By Cody Dericks
Tim Burton’s career has admittedly had some ups and downs. He started strong in the late 80s and all through the 90s, but once his “Planet of the Apes” was released in 2001, the quality of his films started to vary wildly (and I say this as a defender of “Sweeney Todd”). However, for a lot of us who grew up in the 90s and went on to become film buffs in our adulthood, I would argue that his movies, especially his early work, had a great impact on us in terms of recognizing what exactly a director does. His bold style, specific narrative themes, and preferred acting choices all point to a strong directorial hand that practically served as an introduction to auteur theory for young millennials.
For my generation (and most generations), the films that most kids were watching, based on box office reports and general cultural saturation, were animated films from the Disney company. And if we were watching live-action films appropriate for our age, they were mostly family-friendly movies from directors such as Chris Columbus (I’m speaking generally, of course). And no offense to Mr. Columbus, but these movies don’t exactly have a hyper-apparent director’s hand. The other big director for our generation was, of course, Tim Burton, whose stellar run of films in this time period was big with both adults and children. “Pee-Wee’s Big Adventure”, “Beetlejuice”, “Batman”, “Edward Scissorhands”, and “Batman Returns” all had visual flourishes and characters that kids could enjoy while still featuring stories and jokes for adults. And he holds the rare distinction for a director of being a recognizable name; in fact, many movies have been marketed as coming from “the imagination of Tim Burton”. Pairing his name with his vision meant that kids of my age had an idea of what exactly he was in charge of as a director.
It’s impossible to not recognize Tim Burton’s style, as it has remained consistent for the better part of four decades. Most obviously, he has an affection for gothic sensibilities in the looks of his environments and in the themes and motivations of his characters. Death and morbidity are all around us when we watch a Burton film. Speaking more specifically, from a design standpoint, he is drawn to spirals, pale makeup, and big hair, lending a frenetic and uncanny quality to his aesthetics. He is easy not only to identify but also to parody, which can be argued is the sign of a strongly defined directorial vision. Seeing these similar visual flourishes across several movies, it becomes readily apparent to young viewers that a director has a hand in the general “look” of a movie. And when it comes to consistent character archetypes and themes, many of his protagonists are outsiders who struggle to fit into a society that is not designed with them in mind. This is best seen in “Edward Scissorhands”, where the title character literally lives in an isolated tower decorated like a Tim Burton vision board.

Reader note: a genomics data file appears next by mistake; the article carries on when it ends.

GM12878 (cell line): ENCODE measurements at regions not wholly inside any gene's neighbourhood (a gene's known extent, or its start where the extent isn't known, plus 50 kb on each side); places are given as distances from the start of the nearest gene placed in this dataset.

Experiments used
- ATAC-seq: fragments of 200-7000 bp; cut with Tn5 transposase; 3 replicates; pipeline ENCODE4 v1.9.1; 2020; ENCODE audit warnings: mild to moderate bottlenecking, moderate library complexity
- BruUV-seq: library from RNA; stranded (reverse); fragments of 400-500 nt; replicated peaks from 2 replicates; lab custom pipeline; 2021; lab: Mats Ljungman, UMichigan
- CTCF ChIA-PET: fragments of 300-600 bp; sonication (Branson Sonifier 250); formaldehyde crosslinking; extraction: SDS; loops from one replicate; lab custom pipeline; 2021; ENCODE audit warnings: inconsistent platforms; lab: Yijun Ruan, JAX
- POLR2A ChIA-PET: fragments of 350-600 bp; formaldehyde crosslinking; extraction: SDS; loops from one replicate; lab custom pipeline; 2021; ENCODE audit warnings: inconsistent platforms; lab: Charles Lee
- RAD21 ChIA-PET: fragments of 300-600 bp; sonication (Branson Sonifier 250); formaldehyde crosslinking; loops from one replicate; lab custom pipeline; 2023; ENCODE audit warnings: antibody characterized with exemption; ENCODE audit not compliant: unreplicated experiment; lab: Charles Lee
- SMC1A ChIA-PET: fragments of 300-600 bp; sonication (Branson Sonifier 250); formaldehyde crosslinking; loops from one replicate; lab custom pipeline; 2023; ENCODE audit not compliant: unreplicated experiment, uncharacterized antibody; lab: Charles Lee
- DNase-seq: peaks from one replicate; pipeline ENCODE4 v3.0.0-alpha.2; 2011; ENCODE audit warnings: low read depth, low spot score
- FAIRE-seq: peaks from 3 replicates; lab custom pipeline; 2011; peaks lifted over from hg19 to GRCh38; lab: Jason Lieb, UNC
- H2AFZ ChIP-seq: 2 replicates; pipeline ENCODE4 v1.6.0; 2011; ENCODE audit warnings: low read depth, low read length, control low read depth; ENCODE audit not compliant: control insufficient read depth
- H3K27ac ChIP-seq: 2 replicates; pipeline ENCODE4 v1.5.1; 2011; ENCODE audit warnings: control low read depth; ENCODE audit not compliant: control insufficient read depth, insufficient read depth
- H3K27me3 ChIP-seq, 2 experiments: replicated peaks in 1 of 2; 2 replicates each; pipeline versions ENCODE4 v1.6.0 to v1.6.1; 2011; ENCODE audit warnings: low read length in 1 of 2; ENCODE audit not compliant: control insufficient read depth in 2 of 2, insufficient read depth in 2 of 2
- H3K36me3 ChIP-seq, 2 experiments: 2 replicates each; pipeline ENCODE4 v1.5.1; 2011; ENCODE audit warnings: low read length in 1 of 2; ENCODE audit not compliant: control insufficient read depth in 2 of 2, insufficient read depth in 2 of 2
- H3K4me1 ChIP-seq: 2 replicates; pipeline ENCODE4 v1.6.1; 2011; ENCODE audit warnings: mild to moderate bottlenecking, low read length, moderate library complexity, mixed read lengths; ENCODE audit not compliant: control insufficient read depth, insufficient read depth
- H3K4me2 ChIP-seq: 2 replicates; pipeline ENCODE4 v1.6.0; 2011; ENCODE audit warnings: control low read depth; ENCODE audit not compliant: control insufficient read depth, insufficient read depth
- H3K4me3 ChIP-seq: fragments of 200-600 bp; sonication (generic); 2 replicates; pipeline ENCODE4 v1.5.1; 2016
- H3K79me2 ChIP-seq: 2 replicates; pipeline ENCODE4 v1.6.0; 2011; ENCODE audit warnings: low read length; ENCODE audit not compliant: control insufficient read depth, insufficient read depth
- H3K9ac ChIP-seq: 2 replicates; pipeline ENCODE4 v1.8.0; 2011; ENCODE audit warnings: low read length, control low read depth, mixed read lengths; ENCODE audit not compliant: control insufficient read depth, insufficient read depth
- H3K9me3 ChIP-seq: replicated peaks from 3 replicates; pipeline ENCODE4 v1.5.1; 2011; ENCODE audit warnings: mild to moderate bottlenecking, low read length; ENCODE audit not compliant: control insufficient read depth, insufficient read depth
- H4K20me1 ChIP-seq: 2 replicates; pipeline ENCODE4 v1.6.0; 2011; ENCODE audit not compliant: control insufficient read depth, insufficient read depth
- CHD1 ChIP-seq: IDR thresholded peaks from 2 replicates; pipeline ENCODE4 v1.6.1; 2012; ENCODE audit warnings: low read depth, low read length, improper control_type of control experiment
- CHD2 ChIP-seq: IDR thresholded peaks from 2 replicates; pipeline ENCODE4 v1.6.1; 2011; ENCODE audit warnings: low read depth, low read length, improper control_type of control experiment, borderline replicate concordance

Additionally, he has an affection for both specific styles of acting and for casting many of the same actors consistently. He is not afraid to let his actors go big, most notably in the supporting performances in “Beetlejuice” and the Batman movies. And at the same time, his lead characters are usually played as withdrawn and introverted. His take on the Caped Crusader is a famously understated one, even with a comedic legend like Michael Keaton under the mask. And the fact that he uses the same actors over and over again shows that he clearly has final say in who gets to be in his movies. An overlooked part of critical explorations of directors is their influence on actors, both in performance and in casting, but with Tim Burton it is apparent.
Needless to say, Tim Burton is one of the most obvious Directors with a capital D that Hollywood has seen in the past 30 years. And for those of us who grew up in his early days, it was easy to use him as a template to understand what exactly a director does. If you were a child in the 90s with a burgeoning interest in film, his movies were perhaps the best way to notice a director for the first time. And with the upcoming release of his take on “Dumbo”, he has the chance to not only put a personalized stamp on what has otherwise been a rather soulless string of Disney live-action remakes but also to hopefully inspire some young film-lovers with the potential of what a director can do.
You can follow Cody and hear more of his thoughts on the Oscars and Film on Twitter at @codymonster91